Making a Public Spectacle

Text by Kassandra Bucher

In the City of San Francisco, our beloved Dolores Park is under construction, the streets are clogged with traffic, and the sidewalks seem to be getting smaller and smaller as the population booms with the tech bubble.

But a ray of hope shines brightly in the form of parklets—former parking spots turned into public oases where once there were only cars. Parklets began as an experimental urban intervention and are now a City-supported initiative. Their numbers grow every year.

Now, swissnex San Francisco is getting into the act as well with a parklet designed as a living lab for what’s possible within a tiny outdoor footprint—a modular stage for discussion, performances, screenings, workshops, relaxation, and more.

From September 5-12, 2014, a group of designers, urban planners, and architects from Switzerland and around the world convened in the San Francisco Bay Area to take inspiration from the parklet model and participate in a seminar called The Public Spectacle aimed at reimagining public space.

Designing for the public

The Public Spectacle design seminar was a collaboration between swissnex San Francisco, ETH Zurich’s Urban Think Tank, and UC Berkeley’s Landscape Architecture and Environmental Planning. The curriculum inspired and accelerated conversations around innovating in the public realm.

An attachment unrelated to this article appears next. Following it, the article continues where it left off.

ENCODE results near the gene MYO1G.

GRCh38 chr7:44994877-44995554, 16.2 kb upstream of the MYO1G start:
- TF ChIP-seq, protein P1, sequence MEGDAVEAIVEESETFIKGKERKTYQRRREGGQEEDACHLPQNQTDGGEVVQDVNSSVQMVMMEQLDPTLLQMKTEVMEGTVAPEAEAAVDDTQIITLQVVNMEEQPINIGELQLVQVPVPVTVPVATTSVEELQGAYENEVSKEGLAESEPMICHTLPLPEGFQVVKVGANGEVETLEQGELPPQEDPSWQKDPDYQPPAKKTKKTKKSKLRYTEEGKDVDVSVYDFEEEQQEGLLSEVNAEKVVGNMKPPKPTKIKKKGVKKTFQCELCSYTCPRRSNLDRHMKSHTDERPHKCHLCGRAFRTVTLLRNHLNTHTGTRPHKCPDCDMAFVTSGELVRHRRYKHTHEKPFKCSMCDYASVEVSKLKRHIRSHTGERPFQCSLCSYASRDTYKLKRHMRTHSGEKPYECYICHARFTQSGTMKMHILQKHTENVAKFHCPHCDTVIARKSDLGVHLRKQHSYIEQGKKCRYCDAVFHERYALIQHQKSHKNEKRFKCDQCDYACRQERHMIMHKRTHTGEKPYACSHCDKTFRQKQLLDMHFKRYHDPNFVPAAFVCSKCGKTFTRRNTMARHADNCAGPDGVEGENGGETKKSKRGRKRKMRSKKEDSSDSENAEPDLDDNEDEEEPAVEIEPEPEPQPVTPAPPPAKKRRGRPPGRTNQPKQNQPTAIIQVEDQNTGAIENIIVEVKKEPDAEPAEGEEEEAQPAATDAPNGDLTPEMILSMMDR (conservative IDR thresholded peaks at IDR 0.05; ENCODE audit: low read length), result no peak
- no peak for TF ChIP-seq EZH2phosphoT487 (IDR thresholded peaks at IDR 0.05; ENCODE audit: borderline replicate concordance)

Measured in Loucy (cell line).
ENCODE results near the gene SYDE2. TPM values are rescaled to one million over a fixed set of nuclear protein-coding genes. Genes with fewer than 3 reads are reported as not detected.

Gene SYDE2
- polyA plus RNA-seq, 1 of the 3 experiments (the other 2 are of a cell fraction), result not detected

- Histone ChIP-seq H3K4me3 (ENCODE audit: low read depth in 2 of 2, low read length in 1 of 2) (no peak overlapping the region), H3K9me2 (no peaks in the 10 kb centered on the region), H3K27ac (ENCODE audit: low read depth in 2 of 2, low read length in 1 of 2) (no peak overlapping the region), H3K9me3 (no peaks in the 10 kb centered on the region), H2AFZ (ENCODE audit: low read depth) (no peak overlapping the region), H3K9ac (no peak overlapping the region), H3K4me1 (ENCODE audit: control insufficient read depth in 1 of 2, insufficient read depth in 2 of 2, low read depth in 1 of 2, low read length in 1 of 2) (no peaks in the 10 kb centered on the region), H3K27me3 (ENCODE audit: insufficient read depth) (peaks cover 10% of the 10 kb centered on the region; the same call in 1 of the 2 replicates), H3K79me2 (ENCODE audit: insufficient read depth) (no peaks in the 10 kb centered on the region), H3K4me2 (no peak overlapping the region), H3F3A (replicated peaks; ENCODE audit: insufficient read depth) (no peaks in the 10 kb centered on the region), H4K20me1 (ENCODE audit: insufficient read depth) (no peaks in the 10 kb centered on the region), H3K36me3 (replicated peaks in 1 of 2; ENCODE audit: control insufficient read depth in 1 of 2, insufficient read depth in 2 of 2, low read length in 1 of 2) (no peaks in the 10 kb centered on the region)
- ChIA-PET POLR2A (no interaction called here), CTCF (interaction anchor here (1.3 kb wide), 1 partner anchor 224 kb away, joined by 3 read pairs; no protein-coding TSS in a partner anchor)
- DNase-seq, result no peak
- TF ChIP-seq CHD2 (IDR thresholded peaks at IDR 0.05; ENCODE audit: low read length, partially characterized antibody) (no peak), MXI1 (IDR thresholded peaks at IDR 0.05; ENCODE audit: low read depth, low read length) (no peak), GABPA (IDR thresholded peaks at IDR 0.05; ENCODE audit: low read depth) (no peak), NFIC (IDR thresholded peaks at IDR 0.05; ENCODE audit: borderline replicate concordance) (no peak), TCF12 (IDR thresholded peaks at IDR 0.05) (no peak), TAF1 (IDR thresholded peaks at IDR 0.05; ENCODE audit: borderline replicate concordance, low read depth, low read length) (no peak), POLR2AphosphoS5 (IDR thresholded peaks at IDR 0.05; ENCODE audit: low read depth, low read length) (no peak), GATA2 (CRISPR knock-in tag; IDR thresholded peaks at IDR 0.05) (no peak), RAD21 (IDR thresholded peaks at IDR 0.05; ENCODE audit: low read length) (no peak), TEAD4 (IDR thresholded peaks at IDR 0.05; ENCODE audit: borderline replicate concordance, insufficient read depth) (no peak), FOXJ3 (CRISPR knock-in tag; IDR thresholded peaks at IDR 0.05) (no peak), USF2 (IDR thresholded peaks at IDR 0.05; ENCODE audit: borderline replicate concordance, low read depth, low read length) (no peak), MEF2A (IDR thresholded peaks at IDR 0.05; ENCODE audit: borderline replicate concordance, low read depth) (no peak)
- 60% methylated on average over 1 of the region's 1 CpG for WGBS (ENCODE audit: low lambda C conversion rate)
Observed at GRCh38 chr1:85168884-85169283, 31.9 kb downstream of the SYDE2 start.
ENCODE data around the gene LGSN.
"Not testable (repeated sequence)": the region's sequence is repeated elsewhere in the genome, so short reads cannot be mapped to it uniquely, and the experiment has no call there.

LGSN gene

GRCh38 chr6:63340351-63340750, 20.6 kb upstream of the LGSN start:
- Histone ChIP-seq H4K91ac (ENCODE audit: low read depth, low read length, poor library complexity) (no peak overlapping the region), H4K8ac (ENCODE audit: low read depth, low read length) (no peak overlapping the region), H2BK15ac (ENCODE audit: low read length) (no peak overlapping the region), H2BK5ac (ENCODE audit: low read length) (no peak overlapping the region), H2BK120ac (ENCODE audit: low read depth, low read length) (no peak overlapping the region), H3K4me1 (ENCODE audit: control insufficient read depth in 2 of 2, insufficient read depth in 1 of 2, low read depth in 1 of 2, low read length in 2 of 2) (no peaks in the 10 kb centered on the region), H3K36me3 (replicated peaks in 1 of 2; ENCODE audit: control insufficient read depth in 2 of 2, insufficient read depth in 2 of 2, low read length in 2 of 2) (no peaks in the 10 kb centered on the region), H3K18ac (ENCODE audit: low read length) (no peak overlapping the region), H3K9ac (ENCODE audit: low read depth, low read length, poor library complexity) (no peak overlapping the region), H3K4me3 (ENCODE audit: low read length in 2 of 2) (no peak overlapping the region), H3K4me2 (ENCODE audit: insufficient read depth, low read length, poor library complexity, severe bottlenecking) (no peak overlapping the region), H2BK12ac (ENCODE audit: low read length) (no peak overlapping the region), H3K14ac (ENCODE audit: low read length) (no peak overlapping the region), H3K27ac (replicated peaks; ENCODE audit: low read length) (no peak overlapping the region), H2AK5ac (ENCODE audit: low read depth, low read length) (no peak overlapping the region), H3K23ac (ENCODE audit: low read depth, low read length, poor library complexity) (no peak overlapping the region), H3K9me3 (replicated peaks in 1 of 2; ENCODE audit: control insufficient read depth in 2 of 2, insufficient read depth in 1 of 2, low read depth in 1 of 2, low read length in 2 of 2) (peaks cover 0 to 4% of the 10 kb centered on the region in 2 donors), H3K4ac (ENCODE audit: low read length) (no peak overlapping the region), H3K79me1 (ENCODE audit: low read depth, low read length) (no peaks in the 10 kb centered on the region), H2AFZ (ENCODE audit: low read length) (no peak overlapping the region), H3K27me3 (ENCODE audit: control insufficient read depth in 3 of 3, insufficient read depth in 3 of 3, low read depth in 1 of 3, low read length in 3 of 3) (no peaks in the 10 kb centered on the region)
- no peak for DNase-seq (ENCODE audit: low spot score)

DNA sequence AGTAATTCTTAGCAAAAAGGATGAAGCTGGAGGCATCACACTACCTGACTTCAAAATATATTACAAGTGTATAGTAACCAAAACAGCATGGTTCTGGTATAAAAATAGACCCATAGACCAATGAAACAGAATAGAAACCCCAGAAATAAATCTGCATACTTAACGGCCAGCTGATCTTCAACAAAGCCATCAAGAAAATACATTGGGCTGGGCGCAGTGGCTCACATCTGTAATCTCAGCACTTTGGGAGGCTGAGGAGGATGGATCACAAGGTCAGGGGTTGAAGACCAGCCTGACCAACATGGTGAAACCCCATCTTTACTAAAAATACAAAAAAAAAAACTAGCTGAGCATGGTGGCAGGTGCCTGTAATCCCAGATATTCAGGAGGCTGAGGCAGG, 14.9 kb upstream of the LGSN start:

Attendees participated in site visits and discussions with urban innovators and attended a walking tour of parklets in the Mission District of San Francisco as well as a bicycle tour to Oakland’s Temescal Alley.

Celebrating in the streets

On September 12, to cap off the week of learning, the group joined swissnex San Francisco to celebrate its forthcoming parklet with an evening of serious conversation and serious fun held on a temporary version of the parklet.

Under colored lights atop the amphitheater-like modular stage, partners and experts from the San Francisco Planning Department and UC Berkeley discussed the exciting intersection of architecture, public space, and city life.

Speaker John Bela of Gehl Architects, a design partner in the parklet, expressed that the event itself was an example of “occupying the street and sidewalk.”

ETH’s Urban Think Tank Chair, Alfredo Brillembourg, also a speaker and performer during the evening believes, as he says, in “informalizing space” and creating “hot corners” with prototypes like the swissnex San Francisco parklet that promote social interaction.

“I was attracted to architecture for aesthetic reasons at first,” Brillembourg says. “Then I questioned, who am I doing this for? And I shifted my practice toward activism, architecture, and city planning. Now I’m trying to understand how we insert these new prototypes into the history of the city.”

Stay tuned for news about the official opening of the swissnex parklet!